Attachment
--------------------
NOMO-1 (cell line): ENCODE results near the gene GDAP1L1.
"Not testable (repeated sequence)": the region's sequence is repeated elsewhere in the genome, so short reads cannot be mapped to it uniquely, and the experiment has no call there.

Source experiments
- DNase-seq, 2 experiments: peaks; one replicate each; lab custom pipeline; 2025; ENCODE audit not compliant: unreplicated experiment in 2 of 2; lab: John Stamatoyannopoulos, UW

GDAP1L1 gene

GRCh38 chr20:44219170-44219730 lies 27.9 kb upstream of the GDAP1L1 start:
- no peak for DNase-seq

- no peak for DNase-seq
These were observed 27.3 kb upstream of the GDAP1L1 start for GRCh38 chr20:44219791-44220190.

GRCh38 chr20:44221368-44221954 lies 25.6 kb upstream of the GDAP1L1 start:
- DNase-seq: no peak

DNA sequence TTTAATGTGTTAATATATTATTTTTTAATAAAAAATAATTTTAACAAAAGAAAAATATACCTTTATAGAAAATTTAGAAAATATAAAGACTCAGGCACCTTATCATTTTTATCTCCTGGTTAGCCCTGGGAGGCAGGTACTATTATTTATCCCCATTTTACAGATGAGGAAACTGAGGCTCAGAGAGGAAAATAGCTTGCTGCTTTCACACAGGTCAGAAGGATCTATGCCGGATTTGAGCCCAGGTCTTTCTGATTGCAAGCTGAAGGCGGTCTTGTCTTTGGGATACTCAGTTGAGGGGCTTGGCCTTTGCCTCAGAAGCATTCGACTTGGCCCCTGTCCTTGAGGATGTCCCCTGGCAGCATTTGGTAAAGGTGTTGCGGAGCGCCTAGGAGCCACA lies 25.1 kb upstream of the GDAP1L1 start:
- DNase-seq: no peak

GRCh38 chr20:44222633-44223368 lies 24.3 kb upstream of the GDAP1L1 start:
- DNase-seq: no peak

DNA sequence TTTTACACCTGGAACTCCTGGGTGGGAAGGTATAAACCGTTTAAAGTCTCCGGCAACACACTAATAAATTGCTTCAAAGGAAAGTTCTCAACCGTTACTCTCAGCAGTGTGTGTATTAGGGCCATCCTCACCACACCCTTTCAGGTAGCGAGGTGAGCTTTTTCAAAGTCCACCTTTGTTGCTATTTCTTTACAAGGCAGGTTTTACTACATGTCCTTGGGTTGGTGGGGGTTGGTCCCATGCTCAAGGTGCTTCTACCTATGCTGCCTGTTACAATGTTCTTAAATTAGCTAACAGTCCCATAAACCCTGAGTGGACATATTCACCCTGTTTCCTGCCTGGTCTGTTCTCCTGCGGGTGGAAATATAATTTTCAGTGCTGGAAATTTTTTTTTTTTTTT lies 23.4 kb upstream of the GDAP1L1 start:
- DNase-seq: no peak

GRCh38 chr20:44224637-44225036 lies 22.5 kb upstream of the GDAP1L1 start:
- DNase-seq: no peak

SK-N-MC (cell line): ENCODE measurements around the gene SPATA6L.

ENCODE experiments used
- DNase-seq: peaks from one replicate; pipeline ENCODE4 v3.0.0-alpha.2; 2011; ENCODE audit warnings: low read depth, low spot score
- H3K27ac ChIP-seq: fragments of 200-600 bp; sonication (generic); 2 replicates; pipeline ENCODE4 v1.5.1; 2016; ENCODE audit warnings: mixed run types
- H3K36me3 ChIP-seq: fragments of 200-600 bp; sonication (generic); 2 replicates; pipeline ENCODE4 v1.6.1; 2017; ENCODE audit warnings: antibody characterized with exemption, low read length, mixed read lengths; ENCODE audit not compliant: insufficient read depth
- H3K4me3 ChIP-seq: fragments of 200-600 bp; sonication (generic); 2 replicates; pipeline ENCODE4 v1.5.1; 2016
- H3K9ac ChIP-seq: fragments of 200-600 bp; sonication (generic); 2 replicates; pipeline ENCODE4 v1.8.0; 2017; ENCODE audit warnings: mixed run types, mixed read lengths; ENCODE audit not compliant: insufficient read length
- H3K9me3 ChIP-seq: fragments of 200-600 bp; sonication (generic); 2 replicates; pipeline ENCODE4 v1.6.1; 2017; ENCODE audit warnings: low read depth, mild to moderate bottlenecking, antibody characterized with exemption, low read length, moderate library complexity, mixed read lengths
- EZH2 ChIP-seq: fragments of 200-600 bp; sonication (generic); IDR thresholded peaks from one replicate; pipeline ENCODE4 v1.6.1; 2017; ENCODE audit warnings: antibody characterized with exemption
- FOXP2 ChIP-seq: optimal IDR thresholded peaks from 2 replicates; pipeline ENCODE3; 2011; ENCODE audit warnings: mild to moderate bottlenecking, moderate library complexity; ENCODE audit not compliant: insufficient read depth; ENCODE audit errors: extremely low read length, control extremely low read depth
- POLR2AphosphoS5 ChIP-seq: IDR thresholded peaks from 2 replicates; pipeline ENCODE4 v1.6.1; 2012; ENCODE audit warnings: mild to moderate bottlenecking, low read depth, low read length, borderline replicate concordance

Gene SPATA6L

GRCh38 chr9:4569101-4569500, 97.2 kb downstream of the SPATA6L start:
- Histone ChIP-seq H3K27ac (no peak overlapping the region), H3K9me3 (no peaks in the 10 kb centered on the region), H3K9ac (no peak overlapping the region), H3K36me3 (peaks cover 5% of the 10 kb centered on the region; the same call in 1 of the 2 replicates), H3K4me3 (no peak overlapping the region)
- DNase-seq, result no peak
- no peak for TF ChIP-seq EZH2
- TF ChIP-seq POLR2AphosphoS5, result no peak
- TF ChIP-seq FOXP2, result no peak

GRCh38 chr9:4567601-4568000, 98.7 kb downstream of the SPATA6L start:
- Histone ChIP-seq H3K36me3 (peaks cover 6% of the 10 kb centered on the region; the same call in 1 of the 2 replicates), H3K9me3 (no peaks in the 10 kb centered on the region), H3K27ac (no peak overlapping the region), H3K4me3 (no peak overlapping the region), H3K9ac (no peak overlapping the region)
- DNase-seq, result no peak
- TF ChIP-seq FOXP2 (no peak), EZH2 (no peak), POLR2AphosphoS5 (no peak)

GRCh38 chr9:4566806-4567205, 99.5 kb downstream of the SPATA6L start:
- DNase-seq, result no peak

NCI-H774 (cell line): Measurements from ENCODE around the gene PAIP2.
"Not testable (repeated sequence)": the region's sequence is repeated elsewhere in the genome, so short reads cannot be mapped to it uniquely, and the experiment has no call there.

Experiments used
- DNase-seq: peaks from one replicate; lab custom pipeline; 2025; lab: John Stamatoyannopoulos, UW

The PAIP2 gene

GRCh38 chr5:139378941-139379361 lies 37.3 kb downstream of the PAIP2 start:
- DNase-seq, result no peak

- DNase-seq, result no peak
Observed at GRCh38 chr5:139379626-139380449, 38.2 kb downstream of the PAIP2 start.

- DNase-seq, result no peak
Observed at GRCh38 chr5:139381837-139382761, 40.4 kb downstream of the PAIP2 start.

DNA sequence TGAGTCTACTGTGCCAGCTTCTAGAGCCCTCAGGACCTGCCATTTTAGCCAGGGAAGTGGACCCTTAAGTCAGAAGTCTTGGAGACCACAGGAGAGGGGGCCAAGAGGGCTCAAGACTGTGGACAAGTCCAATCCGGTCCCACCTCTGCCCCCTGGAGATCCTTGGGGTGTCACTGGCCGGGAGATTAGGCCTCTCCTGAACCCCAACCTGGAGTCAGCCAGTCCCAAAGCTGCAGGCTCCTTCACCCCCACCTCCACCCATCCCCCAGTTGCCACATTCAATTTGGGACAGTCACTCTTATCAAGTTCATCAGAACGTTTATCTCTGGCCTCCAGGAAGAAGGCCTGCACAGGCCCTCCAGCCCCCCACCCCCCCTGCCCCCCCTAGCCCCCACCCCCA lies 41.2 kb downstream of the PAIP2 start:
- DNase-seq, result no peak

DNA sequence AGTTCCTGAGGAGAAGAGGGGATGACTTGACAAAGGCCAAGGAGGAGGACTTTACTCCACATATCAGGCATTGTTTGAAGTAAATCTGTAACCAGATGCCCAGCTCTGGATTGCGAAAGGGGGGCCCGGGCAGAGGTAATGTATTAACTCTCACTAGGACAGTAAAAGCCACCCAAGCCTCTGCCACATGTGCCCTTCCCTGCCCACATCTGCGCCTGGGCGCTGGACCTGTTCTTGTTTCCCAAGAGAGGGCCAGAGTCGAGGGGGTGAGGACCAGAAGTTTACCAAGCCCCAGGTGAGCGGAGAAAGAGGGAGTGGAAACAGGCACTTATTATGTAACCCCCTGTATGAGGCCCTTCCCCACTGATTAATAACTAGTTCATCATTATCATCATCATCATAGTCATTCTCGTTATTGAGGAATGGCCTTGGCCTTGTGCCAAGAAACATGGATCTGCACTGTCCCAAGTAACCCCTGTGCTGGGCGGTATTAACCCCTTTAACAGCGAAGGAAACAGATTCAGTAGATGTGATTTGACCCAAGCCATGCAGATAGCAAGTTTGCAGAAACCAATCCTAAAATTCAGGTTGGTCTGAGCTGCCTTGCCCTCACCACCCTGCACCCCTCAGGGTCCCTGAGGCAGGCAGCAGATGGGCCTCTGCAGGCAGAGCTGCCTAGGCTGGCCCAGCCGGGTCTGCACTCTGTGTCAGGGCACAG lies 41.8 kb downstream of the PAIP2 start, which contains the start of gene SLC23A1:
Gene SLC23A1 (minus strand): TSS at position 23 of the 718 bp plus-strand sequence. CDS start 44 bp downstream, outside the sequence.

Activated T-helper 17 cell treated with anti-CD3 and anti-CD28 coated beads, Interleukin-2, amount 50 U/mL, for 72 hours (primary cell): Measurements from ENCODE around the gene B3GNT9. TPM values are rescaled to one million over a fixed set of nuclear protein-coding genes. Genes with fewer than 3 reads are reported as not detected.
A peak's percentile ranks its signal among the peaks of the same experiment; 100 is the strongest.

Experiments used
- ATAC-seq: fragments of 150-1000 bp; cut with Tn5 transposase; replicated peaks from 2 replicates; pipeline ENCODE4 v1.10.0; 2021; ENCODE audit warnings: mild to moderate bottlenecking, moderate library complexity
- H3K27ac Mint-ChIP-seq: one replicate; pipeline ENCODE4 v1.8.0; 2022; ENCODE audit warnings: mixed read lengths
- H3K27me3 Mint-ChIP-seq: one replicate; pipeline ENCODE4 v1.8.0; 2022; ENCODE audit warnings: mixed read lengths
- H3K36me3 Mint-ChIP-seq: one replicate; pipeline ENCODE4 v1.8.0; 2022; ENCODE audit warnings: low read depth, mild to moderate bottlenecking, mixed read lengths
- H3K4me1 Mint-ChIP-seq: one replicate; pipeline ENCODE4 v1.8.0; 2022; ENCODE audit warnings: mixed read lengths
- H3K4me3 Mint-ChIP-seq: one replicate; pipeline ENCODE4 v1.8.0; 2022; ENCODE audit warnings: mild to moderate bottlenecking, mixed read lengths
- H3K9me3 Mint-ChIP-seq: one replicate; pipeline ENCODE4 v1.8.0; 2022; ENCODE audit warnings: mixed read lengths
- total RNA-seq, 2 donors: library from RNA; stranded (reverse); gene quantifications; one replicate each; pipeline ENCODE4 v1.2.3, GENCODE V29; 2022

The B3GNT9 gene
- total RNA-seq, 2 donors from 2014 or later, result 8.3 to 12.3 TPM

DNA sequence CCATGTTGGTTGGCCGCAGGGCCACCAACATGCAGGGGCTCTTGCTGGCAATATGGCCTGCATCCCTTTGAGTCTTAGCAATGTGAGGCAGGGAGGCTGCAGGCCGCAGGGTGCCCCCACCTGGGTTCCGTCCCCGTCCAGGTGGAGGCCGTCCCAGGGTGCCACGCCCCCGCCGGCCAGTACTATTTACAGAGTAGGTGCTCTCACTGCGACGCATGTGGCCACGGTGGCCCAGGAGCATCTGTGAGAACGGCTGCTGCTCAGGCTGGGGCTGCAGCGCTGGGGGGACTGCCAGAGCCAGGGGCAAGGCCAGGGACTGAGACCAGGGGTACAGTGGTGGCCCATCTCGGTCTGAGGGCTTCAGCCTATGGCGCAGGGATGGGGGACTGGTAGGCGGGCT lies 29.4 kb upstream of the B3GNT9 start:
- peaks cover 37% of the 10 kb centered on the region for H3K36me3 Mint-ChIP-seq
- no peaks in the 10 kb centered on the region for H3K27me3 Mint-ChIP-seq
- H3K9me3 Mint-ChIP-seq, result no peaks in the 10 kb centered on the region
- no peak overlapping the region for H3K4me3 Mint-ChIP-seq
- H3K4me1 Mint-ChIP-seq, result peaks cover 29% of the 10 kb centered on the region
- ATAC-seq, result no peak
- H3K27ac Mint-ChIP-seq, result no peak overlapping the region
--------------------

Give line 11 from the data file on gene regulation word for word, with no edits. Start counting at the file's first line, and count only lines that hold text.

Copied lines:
- DNase-seq: no peak